‘Ex­or­cist’ au­thor drew on re­newal of faith for his mile­stone book

Houston Chronicle - - NATION | WORLD - By Paul Vitello

Wil­liam Peter Blatty, the au­thor whose best-sell­ing book “The Ex­or­cist” was both a mile­stone in hor­ror fic­tion and a turn­ing point in his ca­reer, died Thurs­day in Bethesda, Md. He was 89.

The cause was mul­ti­ple myeloma, his wife, Julie Blatty, said.

“The Ex­or­cist,” the story of a 12-year-old girl pos­sessed by the devil, was pub­lished in 1971 and sold more than 13 mil­lion copies. The 1973 movie, star­ring Linda Blair and di­rected by Wil­liam Fried­kin, was a run­away hit, break­ing box-of­fice records and be­com­ing the high­est-gross­ing film to date for Warner Bros. It earned Blatty, who wrote the screen­play, an Academy Award. (It was also the first hor­ror movie nom­i­nated for the best-pic­ture Os­car.)

“The Ex­or­cist” marked a rad­i­cal shift in Blatty’s ca­reer, which was al­ready well es­tab­lished in an­other genre: He was one of Hol­ly­wood’s lead­ing com­edy writ­ers.

Blatty col­lab­o­rated with di­rec­tor Blake Ed­wards on the screen­plays for four films, be­gin­ning in 1964 with “A Shot in the Dark,” the se­cond movie (af­ter “The Pink Pan­ther”) star­ring Peter Sell­ers as the bum­bling In­spec­tor Clouseau.

In prais­ing his 1963 novel, “John Gold­farb, Please Come Home!,” a Cold War spoof that Blatty later adapted for the screen, Martin Levin of the New York Times in­voked hu­morist S.J. Perel­man, one of Blatty’s lit­er­ary idols; Blatty, he said, “writes like Perel­man run amuck.”

The phe­nom­e­nal suc­cess of “The Ex­or­cist” essentially sig­naled the end of Blatty’s com­edy ca­reer, mak­ing him for all prac­ti­cal pur­poses the fore­most writer in a new hy­brid genre: the­o­log­i­cal hor­ror. It was a man­tle he was never en­tirely com­fort­able wear­ing.

Blatty gave var­i­ous ac­counts of what led him to try his hand at hor­ror. He some­times said the mar­ket for his com­edy had waned in the late 1960s, and he was ready to move on. At other times, he said that his mother’s sud­den death in 1967 had led to a re­newed com­mit­ment to his Ro­man Catholic faith and to a soul search­ing about life’s ul­ti­mate ques­tions, in­clud­ing the pres­ence of evil in the world.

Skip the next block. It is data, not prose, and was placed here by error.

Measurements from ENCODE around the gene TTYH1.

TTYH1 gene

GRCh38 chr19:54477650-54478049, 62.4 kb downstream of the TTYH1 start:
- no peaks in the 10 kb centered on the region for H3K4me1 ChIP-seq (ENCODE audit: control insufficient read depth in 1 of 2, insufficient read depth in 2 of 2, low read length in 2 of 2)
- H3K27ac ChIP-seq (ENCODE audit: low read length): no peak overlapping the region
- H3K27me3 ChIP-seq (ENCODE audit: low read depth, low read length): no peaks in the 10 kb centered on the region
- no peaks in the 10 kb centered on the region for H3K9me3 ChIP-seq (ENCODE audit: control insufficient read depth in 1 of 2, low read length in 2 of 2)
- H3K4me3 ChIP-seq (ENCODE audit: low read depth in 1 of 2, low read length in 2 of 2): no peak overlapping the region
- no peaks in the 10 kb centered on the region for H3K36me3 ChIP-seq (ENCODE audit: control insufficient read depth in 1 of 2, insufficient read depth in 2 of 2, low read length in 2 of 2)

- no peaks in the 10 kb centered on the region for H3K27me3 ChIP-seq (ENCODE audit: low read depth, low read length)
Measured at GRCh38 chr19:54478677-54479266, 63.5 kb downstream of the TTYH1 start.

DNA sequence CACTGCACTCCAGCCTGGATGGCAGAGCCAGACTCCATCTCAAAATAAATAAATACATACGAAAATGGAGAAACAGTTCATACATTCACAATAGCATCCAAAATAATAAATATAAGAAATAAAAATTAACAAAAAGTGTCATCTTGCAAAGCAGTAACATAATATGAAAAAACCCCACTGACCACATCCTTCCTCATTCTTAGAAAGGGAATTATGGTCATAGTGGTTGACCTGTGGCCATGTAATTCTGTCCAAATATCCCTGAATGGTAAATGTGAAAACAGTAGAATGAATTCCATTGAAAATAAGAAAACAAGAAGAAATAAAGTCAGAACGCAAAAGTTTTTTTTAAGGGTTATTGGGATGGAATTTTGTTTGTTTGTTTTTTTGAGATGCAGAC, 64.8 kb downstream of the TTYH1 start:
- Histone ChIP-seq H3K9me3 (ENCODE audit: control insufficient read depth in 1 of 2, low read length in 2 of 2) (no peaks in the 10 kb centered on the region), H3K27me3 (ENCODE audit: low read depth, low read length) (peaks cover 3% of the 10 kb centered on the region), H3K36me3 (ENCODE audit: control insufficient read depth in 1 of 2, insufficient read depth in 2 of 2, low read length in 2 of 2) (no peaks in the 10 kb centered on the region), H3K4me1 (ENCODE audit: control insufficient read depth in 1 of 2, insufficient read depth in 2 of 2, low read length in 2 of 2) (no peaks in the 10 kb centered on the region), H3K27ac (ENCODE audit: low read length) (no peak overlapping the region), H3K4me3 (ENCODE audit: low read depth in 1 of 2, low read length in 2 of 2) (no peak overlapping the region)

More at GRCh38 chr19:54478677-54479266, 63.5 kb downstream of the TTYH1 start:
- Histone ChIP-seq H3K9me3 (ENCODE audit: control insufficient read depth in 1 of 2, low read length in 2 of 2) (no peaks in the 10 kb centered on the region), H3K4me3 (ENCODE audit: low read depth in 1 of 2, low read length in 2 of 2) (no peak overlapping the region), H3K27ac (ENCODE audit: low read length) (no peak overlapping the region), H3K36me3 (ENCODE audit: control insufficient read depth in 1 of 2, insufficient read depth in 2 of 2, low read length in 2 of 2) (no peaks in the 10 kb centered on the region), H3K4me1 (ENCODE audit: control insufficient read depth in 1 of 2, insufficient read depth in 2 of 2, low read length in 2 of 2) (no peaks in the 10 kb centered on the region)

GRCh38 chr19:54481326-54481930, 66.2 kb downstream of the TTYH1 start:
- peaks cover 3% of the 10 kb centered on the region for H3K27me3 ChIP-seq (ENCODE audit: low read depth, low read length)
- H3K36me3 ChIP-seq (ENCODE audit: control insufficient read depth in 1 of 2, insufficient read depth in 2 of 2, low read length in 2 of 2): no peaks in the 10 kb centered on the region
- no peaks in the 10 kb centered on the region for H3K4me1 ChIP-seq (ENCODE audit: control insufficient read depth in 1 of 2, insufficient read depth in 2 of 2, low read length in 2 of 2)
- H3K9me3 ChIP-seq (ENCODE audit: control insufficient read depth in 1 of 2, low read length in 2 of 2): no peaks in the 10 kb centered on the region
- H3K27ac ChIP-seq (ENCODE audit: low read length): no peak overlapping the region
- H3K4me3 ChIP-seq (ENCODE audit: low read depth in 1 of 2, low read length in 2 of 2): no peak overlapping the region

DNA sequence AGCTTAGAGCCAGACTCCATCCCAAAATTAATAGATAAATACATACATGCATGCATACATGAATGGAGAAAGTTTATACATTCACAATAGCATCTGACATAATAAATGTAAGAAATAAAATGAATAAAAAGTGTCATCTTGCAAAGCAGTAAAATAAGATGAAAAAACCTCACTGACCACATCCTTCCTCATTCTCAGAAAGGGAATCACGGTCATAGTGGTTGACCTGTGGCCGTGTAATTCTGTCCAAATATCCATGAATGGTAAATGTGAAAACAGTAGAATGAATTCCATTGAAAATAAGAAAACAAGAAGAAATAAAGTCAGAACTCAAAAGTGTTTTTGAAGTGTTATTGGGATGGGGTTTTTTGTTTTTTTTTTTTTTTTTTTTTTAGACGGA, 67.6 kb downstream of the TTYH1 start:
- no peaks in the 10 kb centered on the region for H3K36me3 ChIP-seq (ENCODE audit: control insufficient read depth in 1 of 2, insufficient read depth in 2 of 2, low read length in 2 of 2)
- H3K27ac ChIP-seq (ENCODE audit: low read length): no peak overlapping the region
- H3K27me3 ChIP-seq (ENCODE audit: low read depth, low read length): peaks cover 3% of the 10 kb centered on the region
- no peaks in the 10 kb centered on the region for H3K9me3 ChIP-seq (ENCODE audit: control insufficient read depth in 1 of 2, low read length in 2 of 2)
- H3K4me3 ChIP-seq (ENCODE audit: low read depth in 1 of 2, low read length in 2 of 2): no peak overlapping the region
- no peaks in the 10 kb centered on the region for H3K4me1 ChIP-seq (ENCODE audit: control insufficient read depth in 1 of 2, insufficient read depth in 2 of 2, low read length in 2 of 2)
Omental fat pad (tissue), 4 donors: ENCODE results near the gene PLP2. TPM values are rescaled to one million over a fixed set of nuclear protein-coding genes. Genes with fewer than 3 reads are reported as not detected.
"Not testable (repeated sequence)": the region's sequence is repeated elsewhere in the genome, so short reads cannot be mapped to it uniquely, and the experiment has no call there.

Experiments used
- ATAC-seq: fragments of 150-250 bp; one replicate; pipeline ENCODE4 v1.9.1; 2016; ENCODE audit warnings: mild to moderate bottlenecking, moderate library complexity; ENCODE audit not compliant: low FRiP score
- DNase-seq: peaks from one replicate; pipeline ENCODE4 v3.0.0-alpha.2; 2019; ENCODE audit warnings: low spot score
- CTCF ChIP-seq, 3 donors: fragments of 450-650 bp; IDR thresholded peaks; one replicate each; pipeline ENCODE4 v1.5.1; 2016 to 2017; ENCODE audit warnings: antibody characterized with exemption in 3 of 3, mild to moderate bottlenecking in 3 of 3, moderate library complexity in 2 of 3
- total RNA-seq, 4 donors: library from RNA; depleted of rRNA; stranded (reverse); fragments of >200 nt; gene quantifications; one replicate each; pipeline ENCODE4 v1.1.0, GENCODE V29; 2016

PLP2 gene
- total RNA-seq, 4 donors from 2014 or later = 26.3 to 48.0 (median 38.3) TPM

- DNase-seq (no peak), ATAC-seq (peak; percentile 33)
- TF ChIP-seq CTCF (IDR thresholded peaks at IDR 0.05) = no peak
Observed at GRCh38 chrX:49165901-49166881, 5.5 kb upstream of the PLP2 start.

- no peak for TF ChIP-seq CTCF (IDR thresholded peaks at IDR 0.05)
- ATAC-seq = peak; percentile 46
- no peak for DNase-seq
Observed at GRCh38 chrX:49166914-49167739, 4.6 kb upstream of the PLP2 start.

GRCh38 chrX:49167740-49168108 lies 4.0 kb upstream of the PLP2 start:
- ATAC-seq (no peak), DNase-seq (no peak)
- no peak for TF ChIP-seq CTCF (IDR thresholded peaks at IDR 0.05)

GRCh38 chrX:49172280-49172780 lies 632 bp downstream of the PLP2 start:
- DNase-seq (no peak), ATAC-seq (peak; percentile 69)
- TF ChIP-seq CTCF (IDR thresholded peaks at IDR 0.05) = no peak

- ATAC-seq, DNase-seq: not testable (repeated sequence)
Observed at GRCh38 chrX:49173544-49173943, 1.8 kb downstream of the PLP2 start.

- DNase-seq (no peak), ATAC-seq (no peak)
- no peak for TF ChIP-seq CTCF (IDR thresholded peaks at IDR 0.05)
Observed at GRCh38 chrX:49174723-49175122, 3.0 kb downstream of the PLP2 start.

In ev­ery ac­count, he said the idea for “The Ex­or­cist” was planted in 1949, when he was a stu­dent at the Je­suit-af­fil­i­ated Ge­orge­town Univer­sity in Washington and read an ac­count in the Washington Post of an ex­or­cism un­der the head­line “Priest Frees Mt. Rainier Boy Re­ported Held in Devil’s Grip.”

The in­ci­dent came back to Blatty 20 years later as the ba­sis for a book about some­thing not get­ting much press in the frac­tured, murky land­scape of late-1960s Amer­ica: the bat­tle be­tween good and evil.

He be­gan writ­ing what he thought would be a mod­est-sell­ing thriller about a girl, a de­mon and a pair of Catholic priests.

About half­way through, he later said, he sensed he had some­thing more.

“I knew it was go­ing to be a suc­cess,” he told Peo­ple mag­a­zine. “I couldn’t wait to fin­ish it and be­come fa­mous.”

Wil­liam Peter Blatty was born on Jan. 7, 1928, in Man­hat­tan to Peter and Mary Blatty, im­mi­grants from Le­banon. His fa­ther left home when he was 6, and his mother sup­ported the two of them by sell­ing quince jelly on the streets, yield­ing a wob­bly in­come that pre­cip­i­tated 28 changes of ad­dress dur­ing a child­hood he once de­scribed as “com­fort­ably des­ti­tute.”

He was work­ing in pub­lic re­la­tions in 1961 when he ap­peared as a con­tes­tant on “You Bet Your Life,” the tele­vi­sion quiz show hosted by Grou­cho Marx. He and a fel­low con­tes­tant won $10,000.

His win­nings freed him to quit his day job and be­come a full­time writer. He never had a reg­u­lar job again.

Blatty lived in Bethesda. In ad­di­tion to his wife, whom he mar­ried in 1983, he is sur­vived by their son, Paul Wil­liam Blatty; three daugh­ters, Chris­tine Charles, Mary Joanne Blatty and Jen­nifer Blatty; and two sons, Michael and Wil­liam Peter Jr., from ear­lier mar­riages; seven grand­chil­dren; and six great-grand­chil­dren. An­other son, Peter Vin­cent Blatty, died in 2006; his death was the sub­ject of Blatty’s 2015 book, “Find­ing Peter.”

Blatty

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